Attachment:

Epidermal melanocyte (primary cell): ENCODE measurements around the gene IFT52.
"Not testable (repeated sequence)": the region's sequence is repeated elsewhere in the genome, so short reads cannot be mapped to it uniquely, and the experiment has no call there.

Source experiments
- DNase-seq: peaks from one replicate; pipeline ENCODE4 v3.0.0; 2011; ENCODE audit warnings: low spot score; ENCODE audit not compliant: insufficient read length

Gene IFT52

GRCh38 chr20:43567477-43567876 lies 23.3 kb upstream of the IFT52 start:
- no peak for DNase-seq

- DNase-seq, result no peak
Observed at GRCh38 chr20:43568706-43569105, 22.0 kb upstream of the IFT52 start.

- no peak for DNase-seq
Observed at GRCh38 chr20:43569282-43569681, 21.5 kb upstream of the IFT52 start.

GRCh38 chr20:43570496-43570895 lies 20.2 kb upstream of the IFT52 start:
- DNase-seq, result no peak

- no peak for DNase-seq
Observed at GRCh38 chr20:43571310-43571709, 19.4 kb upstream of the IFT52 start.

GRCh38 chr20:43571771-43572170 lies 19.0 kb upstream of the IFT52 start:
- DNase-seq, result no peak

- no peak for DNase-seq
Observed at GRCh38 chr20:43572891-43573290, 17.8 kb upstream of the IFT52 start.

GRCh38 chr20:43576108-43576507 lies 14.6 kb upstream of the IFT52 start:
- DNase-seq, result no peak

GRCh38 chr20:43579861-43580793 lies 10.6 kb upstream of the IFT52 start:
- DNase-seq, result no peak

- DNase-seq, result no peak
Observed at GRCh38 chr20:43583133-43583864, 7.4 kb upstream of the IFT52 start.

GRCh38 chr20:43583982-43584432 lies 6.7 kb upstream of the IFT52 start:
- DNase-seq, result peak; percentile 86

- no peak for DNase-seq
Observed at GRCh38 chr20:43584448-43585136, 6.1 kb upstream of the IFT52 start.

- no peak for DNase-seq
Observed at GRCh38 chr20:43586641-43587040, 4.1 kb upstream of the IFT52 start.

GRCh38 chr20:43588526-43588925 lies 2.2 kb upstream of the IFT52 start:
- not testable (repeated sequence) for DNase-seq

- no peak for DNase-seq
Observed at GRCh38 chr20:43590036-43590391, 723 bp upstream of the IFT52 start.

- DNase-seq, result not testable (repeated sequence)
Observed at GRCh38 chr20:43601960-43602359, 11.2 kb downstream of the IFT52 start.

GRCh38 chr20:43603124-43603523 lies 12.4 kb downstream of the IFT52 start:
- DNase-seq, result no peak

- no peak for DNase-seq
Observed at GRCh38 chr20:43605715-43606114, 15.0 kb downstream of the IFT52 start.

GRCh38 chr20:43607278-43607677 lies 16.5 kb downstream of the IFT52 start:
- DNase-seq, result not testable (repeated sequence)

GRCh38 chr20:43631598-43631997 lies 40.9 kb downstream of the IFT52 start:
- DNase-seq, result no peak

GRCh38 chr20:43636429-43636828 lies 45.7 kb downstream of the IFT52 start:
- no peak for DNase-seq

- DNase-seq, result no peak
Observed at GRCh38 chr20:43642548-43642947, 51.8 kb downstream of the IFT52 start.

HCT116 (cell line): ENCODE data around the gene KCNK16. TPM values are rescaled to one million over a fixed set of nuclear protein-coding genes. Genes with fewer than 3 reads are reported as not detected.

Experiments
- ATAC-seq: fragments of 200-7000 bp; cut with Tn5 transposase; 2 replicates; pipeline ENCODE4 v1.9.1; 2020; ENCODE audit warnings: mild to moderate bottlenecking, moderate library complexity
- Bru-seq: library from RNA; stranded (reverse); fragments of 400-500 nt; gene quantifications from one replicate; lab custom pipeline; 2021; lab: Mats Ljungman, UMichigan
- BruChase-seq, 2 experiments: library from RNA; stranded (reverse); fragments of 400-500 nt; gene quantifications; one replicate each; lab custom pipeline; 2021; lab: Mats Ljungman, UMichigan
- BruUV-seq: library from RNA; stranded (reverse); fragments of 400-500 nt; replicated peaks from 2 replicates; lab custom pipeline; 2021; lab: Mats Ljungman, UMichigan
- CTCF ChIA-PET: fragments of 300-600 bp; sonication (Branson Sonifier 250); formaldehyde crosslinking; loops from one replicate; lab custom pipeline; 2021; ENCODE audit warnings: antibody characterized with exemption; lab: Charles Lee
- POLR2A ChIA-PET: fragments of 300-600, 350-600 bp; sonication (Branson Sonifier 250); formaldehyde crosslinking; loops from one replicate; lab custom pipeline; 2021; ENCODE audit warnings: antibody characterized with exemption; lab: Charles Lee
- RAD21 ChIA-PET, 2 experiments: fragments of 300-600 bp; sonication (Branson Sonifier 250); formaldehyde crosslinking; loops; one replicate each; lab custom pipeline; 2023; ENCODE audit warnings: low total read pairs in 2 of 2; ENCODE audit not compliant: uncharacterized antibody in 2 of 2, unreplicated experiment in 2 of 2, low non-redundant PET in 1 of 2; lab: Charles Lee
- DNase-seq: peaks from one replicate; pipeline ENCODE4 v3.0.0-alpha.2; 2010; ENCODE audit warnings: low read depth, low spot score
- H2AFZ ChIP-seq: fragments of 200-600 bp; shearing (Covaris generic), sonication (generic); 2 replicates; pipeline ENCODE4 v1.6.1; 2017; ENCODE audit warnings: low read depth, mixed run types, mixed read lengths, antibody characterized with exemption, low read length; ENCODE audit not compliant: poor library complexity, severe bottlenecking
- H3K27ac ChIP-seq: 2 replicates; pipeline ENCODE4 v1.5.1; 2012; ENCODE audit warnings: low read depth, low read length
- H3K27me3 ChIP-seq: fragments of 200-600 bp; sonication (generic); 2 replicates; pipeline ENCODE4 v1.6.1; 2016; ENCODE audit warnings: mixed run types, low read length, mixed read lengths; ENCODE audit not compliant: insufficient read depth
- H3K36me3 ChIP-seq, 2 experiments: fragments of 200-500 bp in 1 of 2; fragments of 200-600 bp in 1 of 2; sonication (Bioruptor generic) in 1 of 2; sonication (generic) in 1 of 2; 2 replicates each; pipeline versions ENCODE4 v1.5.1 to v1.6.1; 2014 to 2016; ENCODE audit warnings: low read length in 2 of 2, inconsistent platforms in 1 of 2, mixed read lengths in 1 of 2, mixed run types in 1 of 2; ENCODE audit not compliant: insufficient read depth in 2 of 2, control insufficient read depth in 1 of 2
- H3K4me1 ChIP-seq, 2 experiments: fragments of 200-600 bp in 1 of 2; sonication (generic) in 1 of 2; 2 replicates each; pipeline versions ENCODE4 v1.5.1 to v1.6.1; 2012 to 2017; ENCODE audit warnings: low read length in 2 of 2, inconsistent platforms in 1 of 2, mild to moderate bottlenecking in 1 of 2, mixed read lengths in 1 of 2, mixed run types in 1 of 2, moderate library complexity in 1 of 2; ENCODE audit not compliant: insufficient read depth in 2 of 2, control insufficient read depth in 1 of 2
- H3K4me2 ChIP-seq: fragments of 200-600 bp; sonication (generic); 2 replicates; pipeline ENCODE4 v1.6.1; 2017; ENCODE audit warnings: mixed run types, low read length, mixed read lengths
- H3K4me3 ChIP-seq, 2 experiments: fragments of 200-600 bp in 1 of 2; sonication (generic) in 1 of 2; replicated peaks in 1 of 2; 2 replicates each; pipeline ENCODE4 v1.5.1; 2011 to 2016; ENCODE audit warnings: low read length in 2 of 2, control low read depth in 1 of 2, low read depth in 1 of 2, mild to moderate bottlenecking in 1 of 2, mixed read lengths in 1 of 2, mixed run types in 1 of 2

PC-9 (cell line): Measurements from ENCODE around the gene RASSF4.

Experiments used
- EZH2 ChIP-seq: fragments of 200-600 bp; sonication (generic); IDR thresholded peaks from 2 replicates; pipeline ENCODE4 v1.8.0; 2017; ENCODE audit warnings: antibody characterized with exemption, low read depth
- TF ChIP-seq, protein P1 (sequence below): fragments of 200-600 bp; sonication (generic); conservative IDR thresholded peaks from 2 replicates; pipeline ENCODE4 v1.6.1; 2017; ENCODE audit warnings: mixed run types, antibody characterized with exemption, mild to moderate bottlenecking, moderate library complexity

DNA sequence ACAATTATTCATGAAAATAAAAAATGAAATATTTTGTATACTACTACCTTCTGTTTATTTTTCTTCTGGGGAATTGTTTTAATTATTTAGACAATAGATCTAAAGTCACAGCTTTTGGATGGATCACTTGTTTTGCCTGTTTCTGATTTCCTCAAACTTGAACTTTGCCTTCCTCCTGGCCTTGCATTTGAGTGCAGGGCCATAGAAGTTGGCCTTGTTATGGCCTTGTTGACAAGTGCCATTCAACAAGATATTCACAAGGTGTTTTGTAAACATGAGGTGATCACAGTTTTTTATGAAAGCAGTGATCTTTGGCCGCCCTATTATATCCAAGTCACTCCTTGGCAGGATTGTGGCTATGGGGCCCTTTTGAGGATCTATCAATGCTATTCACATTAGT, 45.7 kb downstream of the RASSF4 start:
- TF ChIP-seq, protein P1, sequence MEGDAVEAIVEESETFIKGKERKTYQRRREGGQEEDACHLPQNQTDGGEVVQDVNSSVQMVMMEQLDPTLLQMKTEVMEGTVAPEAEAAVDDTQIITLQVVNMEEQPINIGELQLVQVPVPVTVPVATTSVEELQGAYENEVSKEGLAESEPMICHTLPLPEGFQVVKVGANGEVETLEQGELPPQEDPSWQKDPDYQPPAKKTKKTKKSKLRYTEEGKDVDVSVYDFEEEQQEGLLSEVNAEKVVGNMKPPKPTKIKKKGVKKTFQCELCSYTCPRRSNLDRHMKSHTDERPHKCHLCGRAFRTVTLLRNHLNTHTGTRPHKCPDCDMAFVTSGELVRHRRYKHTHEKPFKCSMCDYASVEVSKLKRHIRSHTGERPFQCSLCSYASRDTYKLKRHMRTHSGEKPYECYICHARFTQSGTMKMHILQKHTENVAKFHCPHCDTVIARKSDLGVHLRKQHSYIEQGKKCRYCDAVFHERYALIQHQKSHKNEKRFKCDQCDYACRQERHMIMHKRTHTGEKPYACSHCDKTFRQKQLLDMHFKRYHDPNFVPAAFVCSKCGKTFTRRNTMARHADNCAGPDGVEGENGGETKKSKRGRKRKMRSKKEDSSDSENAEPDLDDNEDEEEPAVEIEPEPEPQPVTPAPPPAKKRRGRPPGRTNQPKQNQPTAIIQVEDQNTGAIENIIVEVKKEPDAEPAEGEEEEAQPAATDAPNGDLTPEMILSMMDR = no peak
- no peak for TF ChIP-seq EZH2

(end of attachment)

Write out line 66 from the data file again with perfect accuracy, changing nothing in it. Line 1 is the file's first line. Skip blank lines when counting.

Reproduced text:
- H3K4me3 ChIP-seq, 2 experiments: fragments of 200-600 bp in 1 of 2; sonication (generic) in 1 of 2; replicated peaks in 1 of 2; 2 replicates each; pipeline ENCODE4 v1.5.1; 2011 to 2016; ENCODE audit warnings: low read length in 2 of 2, control low read depth in 1 of 2, low read depth in 1 of 2, mild to moderate bottlenecking in 1 of 2, mixed read lengths in 1 of 2, mixed run types in 1 of 2